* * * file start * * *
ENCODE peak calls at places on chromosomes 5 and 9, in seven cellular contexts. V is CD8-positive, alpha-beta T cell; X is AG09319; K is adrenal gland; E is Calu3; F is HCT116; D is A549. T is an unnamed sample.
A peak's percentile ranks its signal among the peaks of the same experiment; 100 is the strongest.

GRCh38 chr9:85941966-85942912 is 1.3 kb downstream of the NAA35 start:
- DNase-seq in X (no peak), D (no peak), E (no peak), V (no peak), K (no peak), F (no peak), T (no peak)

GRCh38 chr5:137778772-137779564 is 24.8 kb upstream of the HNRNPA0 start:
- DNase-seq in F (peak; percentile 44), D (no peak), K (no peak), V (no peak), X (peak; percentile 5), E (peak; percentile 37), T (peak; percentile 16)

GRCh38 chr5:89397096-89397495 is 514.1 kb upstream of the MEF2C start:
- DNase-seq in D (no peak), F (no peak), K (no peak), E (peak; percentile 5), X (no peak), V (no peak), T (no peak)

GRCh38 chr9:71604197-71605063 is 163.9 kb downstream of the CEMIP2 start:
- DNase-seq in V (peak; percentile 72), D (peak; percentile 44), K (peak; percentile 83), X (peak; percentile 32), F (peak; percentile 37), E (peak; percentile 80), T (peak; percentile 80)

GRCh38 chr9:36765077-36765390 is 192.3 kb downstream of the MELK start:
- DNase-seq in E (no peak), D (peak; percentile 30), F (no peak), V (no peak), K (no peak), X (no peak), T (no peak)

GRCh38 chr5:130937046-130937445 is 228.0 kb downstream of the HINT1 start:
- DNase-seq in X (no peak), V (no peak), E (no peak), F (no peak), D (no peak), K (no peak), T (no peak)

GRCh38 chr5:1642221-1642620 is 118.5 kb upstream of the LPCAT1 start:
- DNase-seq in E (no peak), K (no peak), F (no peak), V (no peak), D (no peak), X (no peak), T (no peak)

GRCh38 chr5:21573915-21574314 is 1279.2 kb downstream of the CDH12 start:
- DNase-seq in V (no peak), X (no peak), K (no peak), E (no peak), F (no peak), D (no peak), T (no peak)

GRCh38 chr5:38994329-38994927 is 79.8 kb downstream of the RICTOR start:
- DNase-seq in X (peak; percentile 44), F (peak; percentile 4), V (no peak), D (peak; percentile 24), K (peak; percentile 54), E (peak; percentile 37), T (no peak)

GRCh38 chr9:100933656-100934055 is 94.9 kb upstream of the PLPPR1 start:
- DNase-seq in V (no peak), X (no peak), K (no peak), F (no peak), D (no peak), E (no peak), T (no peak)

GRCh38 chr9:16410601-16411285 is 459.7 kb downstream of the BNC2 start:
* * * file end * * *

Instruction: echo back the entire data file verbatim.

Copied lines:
ENCODE peak calls at places on chromosomes 5 and 9, in seven cellular contexts. V is CD8-positive, alpha-beta T cell; X is AG09319; K is adrenal gland; E is Calu3; F is HCT116; D is A549. T is an unnamed sample.
A peak's percentile ranks its signal among the peaks of the same experiment; 100 is the strongest.

GRCh38 chr9:85941966-85942912 is 1.3 kb downstream of the NAA35 start:
- DNase-seq in X (no peak), D (no peak), E (no peak), V (no peak), K (no peak), F (no peak), T (no peak)

GRCh38 chr5:137778772-137779564 is 24.8 kb upstream of the HNRNPA0 start:
- DNase-seq in F (peak; percentile 44), D (no peak), K (no peak), V (no peak), X (peak; percentile 5), E (peak; percentile 37), T (peak; percentile 16)

GRCh38 chr5:89397096-89397495 is 514.1 kb upstream of the MEF2C start:
- DNase-seq in D (no peak), F (no peak), K (no peak), E (peak; percentile 5), X (no peak), V (no peak), T (no peak)

GRCh38 chr9:71604197-71605063 is 163.9 kb downstream of the CEMIP2 start:
- DNase-seq in V (peak; percentile 72), D (peak; percentile 44), K (peak; percentile 83), X (peak; percentile 32), F (peak; percentile 37), E (peak; percentile 80), T (peak; percentile 80)

GRCh38 chr9:36765077-36765390 is 192.3 kb downstream of the MELK start:
- DNase-seq in E (no peak), D (peak; percentile 30), F (no peak), V (no peak), K (no peak), X (no peak), T (no peak)

GRCh38 chr5:130937046-130937445 is 228.0 kb downstream of the HINT1 start:
- DNase-seq in X (no peak), V (no peak), E (no peak), F (no peak), D (no peak), K (no peak), T (no peak)

GRCh38 chr5:1642221-1642620 is 118.5 kb upstream of the LPCAT1 start:
- DNase-seq in E (no peak), K (no peak), F (no peak), V (no peak), D (no peak), X (no peak), T (no peak)

GRCh38 chr5:21573915-21574314 is 1279.2 kb downstream of the CDH12 start:
- DNase-seq in V (no peak), X (no peak), K (no peak), E (no peak), F (no peak), D (no peak), T (no peak)

GRCh38 chr5:38994329-38994927 is 79.8 kb downstream of the RICTOR start:
- DNase-seq in X (peak; percentile 44), F (peak; percentile 4), V (no peak), D (peak; percentile 24), K (peak; percentile 54), E (peak; percentile 37), T (no peak)

GRCh38 chr9:100933656-100934055 is 94.9 kb upstream of the PLPPR1 start:
- DNase-seq in V (no peak), X (no peak), K (no peak), F (no peak), D (no peak), E (no peak), T (no peak)

GRCh38 chr9:16410601-16411285 is 459.7 kb downstream of the BNC2 start: